1. Find a furry fortune-teller
Just when I thought I had my love life figured out, I found myself paying an animal for romantic advice.
If this revelatory, if humbling, experience has eluded you, visit the clairvoyants of Topkapi Palace. A rooster and two rabbits currently practice on the sultans’ old driveway. Pay them a dollar, and they will peck a piece of paper from a box, thereby delivering their prophecy. Fortunes read in Turkish, English and French!
My fortune: Don’t mislead yourself unuselessly. You love her/him but you hesitate to admit this even to yourself. Don’t promise anyone today.
2. Bubble up in a hamam
Turkey maintains a long-standing macho vibe. Bars and many other social venues were closed to respectable women until the last decade. So women developed a saloon counterpart: the salon.
Women reign over Turkish Baths, or hamams. Traditionally, young girls filled basins from fountains of various water temperatures, and carried them to older family members. Grandmothers bathed granddaughters and mothers—true to form—selected wives for their sons.
As Anne and I suspected, many hamams now cater to spa-goers. Anne and I set out to personally confirm this. We scheduled a foam bath and massage at Cemberlitas, which has been a giant bathtub since 1584.
The hamam requires all clients to don checked cover-ups that looked like picnic blankets. We tried these on and practiced shuffling and tripping in the issued sandals, which were clearly made for Amazons if not male basketball players. I felt like a girl who had raided her mom’s shoe closet.
We muddled over what to do next and peeked behind a few doors. Eventually, an old woman shooed us down a passage. We wound up in a room full of topless women. Our next debate concerned whether to enter or exit.
A robust, topless motherly woman decided for us. She strolled up, grabbed my hand, and led me to a marble slab. There, she grabbed my cover-up (which I had thought would remain a cover up!) and motioned for me to lie down.
I wallowed in the sea of nudity until the lady returned to save me again. She wrung a towel over my back, covering me in a mountain of foam. How five liters of foam emerged from a dish towel baffles me still…but who cares, bubbles are fun!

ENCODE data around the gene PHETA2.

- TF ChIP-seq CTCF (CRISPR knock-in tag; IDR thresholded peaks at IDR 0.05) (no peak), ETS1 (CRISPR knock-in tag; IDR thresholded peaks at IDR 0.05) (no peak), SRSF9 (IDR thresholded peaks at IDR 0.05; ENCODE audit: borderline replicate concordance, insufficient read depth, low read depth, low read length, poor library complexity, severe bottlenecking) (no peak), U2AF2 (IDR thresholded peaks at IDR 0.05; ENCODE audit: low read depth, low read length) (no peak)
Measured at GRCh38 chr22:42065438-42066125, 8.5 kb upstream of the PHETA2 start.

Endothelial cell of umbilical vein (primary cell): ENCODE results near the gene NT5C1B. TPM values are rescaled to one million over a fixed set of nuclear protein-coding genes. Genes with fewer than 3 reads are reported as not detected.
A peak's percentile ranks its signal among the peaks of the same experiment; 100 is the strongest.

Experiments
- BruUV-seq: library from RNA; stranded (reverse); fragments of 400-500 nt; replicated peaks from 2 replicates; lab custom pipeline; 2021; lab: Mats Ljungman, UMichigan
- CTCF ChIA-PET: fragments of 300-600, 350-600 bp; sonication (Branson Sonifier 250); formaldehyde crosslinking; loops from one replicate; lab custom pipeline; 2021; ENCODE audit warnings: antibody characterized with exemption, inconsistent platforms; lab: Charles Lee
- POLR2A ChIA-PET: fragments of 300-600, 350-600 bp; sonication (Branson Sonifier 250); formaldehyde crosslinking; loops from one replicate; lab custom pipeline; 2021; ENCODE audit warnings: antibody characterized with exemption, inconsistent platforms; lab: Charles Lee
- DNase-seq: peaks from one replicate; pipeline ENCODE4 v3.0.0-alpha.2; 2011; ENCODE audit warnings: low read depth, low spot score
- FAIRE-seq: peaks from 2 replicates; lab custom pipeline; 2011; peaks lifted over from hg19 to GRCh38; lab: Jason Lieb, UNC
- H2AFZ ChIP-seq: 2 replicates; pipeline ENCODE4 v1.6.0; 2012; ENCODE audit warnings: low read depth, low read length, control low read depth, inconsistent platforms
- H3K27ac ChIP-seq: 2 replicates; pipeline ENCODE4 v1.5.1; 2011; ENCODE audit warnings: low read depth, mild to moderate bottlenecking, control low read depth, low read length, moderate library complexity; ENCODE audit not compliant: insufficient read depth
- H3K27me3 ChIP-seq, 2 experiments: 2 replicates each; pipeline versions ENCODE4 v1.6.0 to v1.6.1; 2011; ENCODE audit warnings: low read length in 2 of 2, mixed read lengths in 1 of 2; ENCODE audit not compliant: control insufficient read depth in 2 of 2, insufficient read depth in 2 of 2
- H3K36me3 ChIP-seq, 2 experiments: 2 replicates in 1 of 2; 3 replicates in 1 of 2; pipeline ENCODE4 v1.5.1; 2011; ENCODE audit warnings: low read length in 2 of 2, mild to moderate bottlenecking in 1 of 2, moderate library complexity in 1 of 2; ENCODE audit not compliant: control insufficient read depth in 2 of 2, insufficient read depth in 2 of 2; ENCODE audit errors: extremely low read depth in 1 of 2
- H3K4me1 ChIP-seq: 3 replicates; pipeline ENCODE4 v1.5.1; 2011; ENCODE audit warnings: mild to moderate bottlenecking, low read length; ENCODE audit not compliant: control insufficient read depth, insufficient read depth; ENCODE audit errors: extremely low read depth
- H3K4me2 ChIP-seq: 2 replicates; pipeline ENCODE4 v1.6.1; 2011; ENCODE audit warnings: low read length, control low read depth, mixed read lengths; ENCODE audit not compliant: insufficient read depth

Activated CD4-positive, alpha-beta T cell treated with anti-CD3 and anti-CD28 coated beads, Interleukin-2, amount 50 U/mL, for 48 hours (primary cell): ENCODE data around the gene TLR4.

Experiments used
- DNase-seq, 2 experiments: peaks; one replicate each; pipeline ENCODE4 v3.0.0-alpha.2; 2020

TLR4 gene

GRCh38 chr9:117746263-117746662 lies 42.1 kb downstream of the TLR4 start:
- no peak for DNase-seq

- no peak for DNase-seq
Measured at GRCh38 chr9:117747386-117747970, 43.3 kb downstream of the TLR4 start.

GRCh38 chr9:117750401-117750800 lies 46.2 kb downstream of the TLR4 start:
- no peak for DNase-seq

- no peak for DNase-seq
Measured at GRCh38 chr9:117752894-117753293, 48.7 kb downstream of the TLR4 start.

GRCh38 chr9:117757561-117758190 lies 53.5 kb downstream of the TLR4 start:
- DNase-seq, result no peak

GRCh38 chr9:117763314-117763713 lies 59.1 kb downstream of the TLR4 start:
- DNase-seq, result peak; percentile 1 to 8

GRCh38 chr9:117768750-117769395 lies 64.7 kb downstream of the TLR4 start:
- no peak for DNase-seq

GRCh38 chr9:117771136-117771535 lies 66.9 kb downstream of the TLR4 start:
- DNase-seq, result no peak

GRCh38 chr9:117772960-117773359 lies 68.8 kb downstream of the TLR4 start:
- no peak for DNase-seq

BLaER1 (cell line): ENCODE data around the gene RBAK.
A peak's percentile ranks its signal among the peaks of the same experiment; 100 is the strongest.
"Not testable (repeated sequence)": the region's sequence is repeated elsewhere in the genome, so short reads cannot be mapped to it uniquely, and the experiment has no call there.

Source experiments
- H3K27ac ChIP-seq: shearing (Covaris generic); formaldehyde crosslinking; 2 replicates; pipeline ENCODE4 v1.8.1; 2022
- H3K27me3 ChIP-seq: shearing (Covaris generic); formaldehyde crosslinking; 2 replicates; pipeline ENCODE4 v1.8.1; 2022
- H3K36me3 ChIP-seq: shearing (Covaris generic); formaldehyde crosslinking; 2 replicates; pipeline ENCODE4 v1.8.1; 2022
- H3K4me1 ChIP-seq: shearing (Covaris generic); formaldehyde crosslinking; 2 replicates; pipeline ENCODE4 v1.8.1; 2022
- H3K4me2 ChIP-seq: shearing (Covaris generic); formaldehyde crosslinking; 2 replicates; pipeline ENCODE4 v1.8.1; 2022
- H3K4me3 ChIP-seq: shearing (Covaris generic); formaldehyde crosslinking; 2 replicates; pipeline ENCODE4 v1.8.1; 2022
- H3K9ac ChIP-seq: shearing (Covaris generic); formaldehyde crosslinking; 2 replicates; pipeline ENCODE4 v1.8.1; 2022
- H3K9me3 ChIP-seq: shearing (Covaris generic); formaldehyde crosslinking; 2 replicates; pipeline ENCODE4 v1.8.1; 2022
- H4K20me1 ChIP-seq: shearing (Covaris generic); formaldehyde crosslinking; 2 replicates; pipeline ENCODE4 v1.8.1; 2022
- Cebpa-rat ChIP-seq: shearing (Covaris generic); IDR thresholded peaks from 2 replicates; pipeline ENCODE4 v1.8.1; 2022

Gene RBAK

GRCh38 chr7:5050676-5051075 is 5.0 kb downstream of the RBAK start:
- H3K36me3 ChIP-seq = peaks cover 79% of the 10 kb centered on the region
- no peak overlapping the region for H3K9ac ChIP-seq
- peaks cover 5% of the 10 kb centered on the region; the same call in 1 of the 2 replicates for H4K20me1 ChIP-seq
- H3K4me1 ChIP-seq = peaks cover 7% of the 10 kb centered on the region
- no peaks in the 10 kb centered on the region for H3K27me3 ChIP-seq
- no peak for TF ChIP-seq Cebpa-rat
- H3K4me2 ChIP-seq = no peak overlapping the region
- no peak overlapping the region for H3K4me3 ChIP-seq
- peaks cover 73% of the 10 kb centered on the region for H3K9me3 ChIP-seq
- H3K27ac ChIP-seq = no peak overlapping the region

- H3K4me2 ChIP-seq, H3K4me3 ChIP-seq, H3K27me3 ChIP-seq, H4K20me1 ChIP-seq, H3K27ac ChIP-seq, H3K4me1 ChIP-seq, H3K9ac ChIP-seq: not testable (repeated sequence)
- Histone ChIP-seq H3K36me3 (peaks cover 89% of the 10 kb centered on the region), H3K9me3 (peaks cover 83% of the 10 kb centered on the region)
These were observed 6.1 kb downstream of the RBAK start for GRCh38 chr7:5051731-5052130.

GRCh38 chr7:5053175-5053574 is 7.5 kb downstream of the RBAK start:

My unofficial grandmother scrubbed me pink and led me to a fountain for the rinse cycle. I sat in a puddle while she ladled water over my head. I suddenly identified with the tot in the Johnson’s Baby Shampoo commercial. (Look, no tears!)
I had not envisioned myself splashing in a fountain with naked strangers, but after five months of braving questionably hygienic hostel shower stalls, it was good to be a pure, clean kid again.
When Anne and I left, we scooted past a pack of four other English-speaking twenty-somethings. They were gaping in the doorway.
3. Discover mood lighting in a non-Marvin-Gay way
For those more interested in architecture and ambiance than religion, the best time to check out Istanbul’s famed sites may be after sunset. Buildings close at 5pm, but genius ambient lighting gives the exterior a romantic glow.
Dusk also conceals grime and tourists.
4. Follow your ears in New City
The most creative musical rendering we heard in Constantinople? A Turkish translation of “I Will Survive.” A male group bellowed the song to a bewildered local audience. We deduced that Aretha Franklin had eluded their culture until now.
The best acts escape the directory. In the flood of New City music, a violin-guitarist street act slaughtered the competition. Not bad for an alleyway dive-bar duo.
5. Step on a cat
This is unavoidable, even if you like cats.
The number of felines in Istanbul triggers memories of the Pied Piper. When the Piper triumphantly led a heard of mice into the distance, did anyone consider the cat following? Istanbul demonstrates how it would look.
Every shopkeeper resignedly hosts two or three kitties in delivery crates, on refrigerators, and under product displays. Shrieks of wrestling cats provide the soundtrack at outdoor cafes. I didn’t check, but there is probably a Feline Union enforcing squatters’ rights and nightly milk offerings.
One evening, while strolling about the city’s meandering cobblestone passages, I halted and grabbed Anne’s arm. A hoard of about fifteen cats flanked the street, morbidly staring and walking towards us. I anticipated a Jets-Sharks-type showdown. We ran away. I’m considering therapy.
Item 5 aside, Istanbul is a lovely city. I’ll just ask the fortune-tellers when the cats are leaving before I plan my next visit.